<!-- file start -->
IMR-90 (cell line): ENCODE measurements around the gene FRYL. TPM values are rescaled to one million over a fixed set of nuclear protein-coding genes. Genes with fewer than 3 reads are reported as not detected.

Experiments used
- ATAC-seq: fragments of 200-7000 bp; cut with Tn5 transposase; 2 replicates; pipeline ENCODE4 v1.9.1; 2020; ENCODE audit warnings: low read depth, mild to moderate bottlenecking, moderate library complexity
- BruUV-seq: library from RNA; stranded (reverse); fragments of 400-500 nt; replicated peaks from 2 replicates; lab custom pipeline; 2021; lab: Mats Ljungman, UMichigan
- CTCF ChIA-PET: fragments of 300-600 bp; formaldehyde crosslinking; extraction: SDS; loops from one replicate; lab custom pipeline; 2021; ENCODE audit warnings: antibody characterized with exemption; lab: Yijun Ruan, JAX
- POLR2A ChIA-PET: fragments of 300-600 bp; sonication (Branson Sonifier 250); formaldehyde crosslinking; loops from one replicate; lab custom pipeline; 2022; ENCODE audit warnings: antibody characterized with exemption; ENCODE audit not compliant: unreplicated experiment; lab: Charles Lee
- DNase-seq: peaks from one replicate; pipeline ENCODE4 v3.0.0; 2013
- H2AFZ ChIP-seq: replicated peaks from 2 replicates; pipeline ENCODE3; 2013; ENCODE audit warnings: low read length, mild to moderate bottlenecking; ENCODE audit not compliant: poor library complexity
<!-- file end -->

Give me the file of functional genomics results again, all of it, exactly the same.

IMR-90 (cell line): ENCODE measurements around the gene FRYL. TPM values are rescaled to one million over a fixed set of nuclear protein-coding genes. Genes with fewer than 3 reads are reported as not detected.

Experiments used
- ATAC-seq: fragments of 200-7000 bp; cut with Tn5 transposase; 2 replicates; pipeline ENCODE4 v1.9.1; 2020; ENCODE audit warnings: low read depth, mild to moderate bottlenecking, moderate library complexity
- BruUV-seq: library from RNA; stranded (reverse); fragments of 400-500 nt; replicated peaks from 2 replicates; lab custom pipeline; 2021; lab: Mats Ljungman, UMichigan
- CTCF ChIA-PET: fragments of 300-600 bp; formaldehyde crosslinking; extraction: SDS; loops from one replicate; lab custom pipeline; 2021; ENCODE audit warnings: antibody characterized with exemption; lab: Yijun Ruan, JAX
- POLR2A ChIA-PET: fragments of 300-600 bp; sonication (Branson Sonifier 250); formaldehyde crosslinking; loops from one replicate; lab custom pipeline; 2022; ENCODE audit warnings: antibody characterized with exemption; ENCODE audit not compliant: unreplicated experiment; lab: Charles Lee
- DNase-seq: peaks from one replicate; pipeline ENCODE4 v3.0.0; 2013
- H2AFZ ChIP-seq: replicated peaks from 2 replicates; pipeline ENCODE3; 2013; ENCODE audit warnings: low read length, mild to moderate bottlenecking; ENCODE audit not compliant: poor library complexity